Fall in Rhode Island means lizard fish, albies and trout on the move. Lizard fish are little but they’re all teeth and have been caught in Quonochontaug Pond and Narragansett Bay. They’re fast but a few fishermen are faster with epoxy jigs and shiny tins to land albies hanging tight to Narragansett rocks, for now. They’re national, but they have a mighty local impact because Trout Unlimited has a new mission statement and a host of reasons to celebrate. And they have Glenn Place.
Lizard fish, a species of the Synodontidaeare family with 57 varieties, are found in estuaries as far south as Brazil and north to Boston. Depending on your port, they’re called lagarto, which unsurprisingly translates to lizard, sand pike, for their ability to bury themselves in the mud to hunt small invertebrates like squid, shrimp and crabs and fish or evade detection from toothier predators and galliwasps, borrowing from burrowing lizards which once thrived in the Caribbean and the Americas. They can grow to 16” long and possibly live up to nine years.
Who doesn’t love a nice lizard fish?
“I caught at least 30, between 6” and 11”. Caught them on a 20 gram micro slow pitch jig, white, silver and pink!” said consummate fisherman Lawrence Thompson. While they might be considered a nuisance by those targeting a sexier dinner, they put up a big small fish fight. “It was crazy, I caught them all over the pond, they were very aggressive, I’d drop the jig to the bottom, 11 or 12 feet, they would slam the jig, if I didn’t hook up they would chase it up a lot of the time, non-stop. Don’t know where they came from,” Lawrence said, confirming the beach buzz about a fish that’s native but recently rare. They are not typically kept since no one has developed an appealing recipe so for now, they’re a CPR fish that might be around until waters get chilly and they head south for the Gulf. Of course, if there are fish out there, Lawrence will find them.
Work hard, fish hard, share some intel; that’s Lawrence Thompson.
Trout Unlimited prospers by thanking it’s dedicated members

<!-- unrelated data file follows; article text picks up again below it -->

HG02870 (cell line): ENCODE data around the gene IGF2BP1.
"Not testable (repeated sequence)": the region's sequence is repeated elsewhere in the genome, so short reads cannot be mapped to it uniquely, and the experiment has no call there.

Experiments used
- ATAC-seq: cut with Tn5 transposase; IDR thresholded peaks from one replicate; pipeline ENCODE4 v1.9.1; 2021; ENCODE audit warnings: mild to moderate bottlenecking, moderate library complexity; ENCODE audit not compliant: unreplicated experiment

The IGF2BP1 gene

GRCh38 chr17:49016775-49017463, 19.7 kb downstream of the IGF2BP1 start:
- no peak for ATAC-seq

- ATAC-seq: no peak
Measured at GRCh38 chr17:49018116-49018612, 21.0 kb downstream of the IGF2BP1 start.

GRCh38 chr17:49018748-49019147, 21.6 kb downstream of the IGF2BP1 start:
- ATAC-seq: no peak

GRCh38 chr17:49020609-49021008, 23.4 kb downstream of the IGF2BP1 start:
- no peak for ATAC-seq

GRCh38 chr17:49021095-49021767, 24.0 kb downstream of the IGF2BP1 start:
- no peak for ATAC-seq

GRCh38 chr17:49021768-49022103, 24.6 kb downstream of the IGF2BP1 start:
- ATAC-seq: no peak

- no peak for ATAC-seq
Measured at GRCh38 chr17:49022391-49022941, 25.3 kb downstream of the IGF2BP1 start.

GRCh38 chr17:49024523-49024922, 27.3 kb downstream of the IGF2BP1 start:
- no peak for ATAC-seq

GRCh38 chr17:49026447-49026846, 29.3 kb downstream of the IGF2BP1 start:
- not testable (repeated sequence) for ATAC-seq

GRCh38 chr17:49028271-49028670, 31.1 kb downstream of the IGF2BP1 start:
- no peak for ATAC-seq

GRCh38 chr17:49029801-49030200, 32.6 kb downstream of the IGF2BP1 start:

Chris Wood, President and CEO of the national conservation group, Trout Unlimited, hosted a lively ZOOM meeting to highlight a new mission statement with notice of some notable achievements thanks to a legion of charged up volunteers. With Chris at the helm, TU reflects a world changing in size and colors. As a decent man with compassion for fish and anglers, he’s calling members to celebrate some success stories and gear up for some heavy lifting. He thanked members for helping restore 388 miles of rivers, protecting 79,000 miles of waters and 6.8 million acres near them. With 387 chapters in 36 councils across the United States, Trout Unlimited has blossomed into a beacon of conservation which continues to thank its members.
“At TU, we advocate for and repair rivers, and in the process, we strengthen the communities in which we work. We believe success comes when we can bring people together to make positive change,” their new Strategic Plan states. As we humans sprawl our way in all directions, we need groups like TU to ensure we don’t trample sacred waters big or small. “We stopped the Pebble Mine. I am so happy to say that after 15 years,” Chris said with his trademark smile. That massive campaign to stop greed at the cost of the world’s largest sockeye salmon fishery, was a magnificent, shining moment of teamwork. You can learn more about Trout Unlimited at their website or talk with Glenn Place, the RITU President by emailing him at firstname.lastname@example.org. You’ll rarely meet a more personable, knowledgeable, generous man than Glenn, or Chris for that matter. Birds of a feather.
False Albacore are all along the South County shoreline. A few guys are getting after them, which means highliner Alex Ridgway must have given them a break for a while. Albies need that clear water to hunt effectively so after storms or big blows, they tend to head offshore. Given how much bait, like peanut bunker, is thriving along the coast, it’s no wonder they came back for dinner. If waters stay seasonable for this new season, they could hang for a few more weeks.
Albies can be caught with epoxy jigs in a variety of colors chosen based on water and sky conditions, Al’s Goldfish Saltwater Series metals and for the fly fishing crew, Clousers and Surf Candy patterns. Same deal, pack a variety of colors. For the hearty, they can be eaten if bled quite quickly. The strong flavor isn’t for all palates; they are best served after filleting away any dark meat and searing them like, well, tuna. Leftovers can be made into a salad. Chef Lucie, the Gourmet Goddess, recommends eating it, “sashimi style with scallions and soy sauce.” If not just for pure adventure, Chef Lucie also offered that pieces can be seared with a blow torch. Proceed with caution for sure.
Bass are heading south or diverting into salt pond and rivers, brookies are building redds, RIDEM is stocking ponds with hatchery trout and hunting season is gaining momentum. It’s a fantastic time to be in Southern New England and we’re going to share the intel, just like Lawrence Thompson does.